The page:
By Marc Normandin

Sometimes it's hard to remember that Bryce Harper is all of 20 years old. It was maybe easier when he wasn't a big-league hitter, and he seemed like kind of a young punk -- with his hair, his since-retired face paint, the loud whispers about his attitude, and, presumably just to round things out, his loud music, too. (Probably dubstep, am I right?)

Now, though, with a little more than a full year and season behind him, his age is the second thing you think of when you see him. Harper had a good year for anyone, never mind a teenager, in 2012. When you consider his age, it's one of the most impressive ever, as seasons like his just don't come along often at 19. Now, one year older, armed with one year more experience as a pro, Harper has come out with a start that looks to blow away his impressive 2012 with a year where all the numbers are too eye-popping to even notice how old the dude producing them is.

It's too early in the season to make any hardcore declarations about what Harper is and isn't doing -- these things take time, you know -- but we can get some ideas about possible developments from what is there. For one, Harper to this point has cut his strikeout ratio down to 15 percent, or a little less than what he produced in the high minors, rather than last year's 20 percent of the time. It's how he was hitting .344 entering action on Wednesday night, despite a batting average on balls in play of "only" .338. That latter figure is a lofty one, 44 points above the current league average BABIP, but unless strikeout figures are high, there tends to be some separation between standard average and BABIP's version.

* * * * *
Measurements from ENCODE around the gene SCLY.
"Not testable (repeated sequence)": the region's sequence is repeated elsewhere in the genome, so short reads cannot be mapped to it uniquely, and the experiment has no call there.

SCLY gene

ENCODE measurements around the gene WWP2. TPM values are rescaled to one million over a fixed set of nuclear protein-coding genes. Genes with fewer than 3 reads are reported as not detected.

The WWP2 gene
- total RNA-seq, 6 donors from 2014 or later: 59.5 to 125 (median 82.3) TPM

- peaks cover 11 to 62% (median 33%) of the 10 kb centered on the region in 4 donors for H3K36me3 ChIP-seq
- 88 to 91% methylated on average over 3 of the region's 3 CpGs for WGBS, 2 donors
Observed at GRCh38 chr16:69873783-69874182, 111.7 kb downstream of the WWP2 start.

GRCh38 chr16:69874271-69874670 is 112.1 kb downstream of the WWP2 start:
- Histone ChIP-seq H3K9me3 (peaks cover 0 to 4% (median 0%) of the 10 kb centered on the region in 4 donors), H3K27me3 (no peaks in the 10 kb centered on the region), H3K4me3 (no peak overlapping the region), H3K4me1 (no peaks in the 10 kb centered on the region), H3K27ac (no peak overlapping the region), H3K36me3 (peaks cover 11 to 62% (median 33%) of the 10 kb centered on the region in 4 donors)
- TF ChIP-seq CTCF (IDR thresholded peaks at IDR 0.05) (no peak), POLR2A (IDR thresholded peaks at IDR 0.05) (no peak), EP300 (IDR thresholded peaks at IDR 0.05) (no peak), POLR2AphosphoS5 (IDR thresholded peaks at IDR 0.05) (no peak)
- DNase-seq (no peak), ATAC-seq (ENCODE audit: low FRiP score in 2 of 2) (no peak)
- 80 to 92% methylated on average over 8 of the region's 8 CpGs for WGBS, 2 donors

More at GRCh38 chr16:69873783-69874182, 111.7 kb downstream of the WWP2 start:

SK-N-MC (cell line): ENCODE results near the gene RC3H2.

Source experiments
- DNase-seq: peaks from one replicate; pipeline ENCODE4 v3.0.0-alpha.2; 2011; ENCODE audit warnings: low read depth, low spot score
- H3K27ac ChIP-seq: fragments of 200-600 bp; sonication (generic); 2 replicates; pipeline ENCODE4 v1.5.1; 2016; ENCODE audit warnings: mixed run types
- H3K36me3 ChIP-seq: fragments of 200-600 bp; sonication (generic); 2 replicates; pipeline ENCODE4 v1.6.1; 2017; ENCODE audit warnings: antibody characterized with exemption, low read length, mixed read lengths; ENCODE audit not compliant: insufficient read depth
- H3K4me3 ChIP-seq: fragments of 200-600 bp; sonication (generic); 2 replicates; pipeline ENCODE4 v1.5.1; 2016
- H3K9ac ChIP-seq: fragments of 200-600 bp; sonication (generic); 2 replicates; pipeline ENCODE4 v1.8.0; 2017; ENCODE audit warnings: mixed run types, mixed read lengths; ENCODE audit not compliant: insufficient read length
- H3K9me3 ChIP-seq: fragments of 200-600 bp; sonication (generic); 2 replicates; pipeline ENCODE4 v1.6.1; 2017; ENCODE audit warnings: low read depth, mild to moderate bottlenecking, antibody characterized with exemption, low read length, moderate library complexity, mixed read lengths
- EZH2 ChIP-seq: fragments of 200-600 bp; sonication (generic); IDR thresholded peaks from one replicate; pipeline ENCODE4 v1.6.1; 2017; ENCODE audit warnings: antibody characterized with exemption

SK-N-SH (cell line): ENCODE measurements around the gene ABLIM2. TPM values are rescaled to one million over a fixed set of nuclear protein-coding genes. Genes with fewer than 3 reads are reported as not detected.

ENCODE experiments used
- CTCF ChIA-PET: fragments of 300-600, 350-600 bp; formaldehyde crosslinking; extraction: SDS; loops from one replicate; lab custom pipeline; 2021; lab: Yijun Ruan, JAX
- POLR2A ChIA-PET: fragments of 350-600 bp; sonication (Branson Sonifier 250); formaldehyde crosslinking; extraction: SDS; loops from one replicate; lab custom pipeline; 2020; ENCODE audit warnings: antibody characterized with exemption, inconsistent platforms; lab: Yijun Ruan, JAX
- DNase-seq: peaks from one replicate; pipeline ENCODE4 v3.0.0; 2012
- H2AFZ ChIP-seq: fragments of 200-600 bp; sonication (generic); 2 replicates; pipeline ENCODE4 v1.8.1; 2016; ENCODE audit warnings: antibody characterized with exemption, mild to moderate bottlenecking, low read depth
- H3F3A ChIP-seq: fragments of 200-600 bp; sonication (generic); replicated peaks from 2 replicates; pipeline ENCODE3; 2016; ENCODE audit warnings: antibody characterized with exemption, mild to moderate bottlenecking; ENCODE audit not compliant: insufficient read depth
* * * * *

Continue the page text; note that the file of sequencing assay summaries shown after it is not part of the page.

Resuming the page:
In addition, he's boosted his walk rate from 9.4 percent to 13.1 percent. Like with strikeouts, it's a bit early to say that he's going to keep doing that, but you can infer that it's likely an intentional shift by Harper: he's seeing 4.16 pitches per plate appearance, up from last year's already high 3.85. He was already disciplined, and seeing more major-league pitchers (and more importantly, their major-league pitches) is only going to help him improve his selectivity, and by extension, his production, as he waits for pitches he knows he can cause damage with and lays off those he cannot. His P/PA probably won't stay that high all year, as pitchers might find a weakness and try to exploit it, but if Harper keeps hitting for power, it's going to be difficult to outright challenge him, too.

That power is unbelievable right now, with Harper already having logged 16 extra-base hits, largely due to nine April homers. He won't keep going yard on every third ball he hits, but he does have room to grow there: he hit a homer at about half that rate in 2012. You could easily see 30 homers out of him, or more, and you don't even have to wait for what will likely be his peak years to see it: he's nearly a third of the way there with over 130 games left on the schedule.

It would be unexpected to see Harper improve year-to-year in the way his early season numbers suggest. However, Baseball Prospectus' projection system, PECOTA, has a lot of faith in Harper to improve. That's unusual, too, as the system has a habit of keeping optimism in check with the young and inexperienced. Apparently that year in the majors did wonders for Harper, though. While his mid-level projection -- the one PECOTA expects has the best chance of happening -- was low at .258/.325/.439, the projections go deeper than that.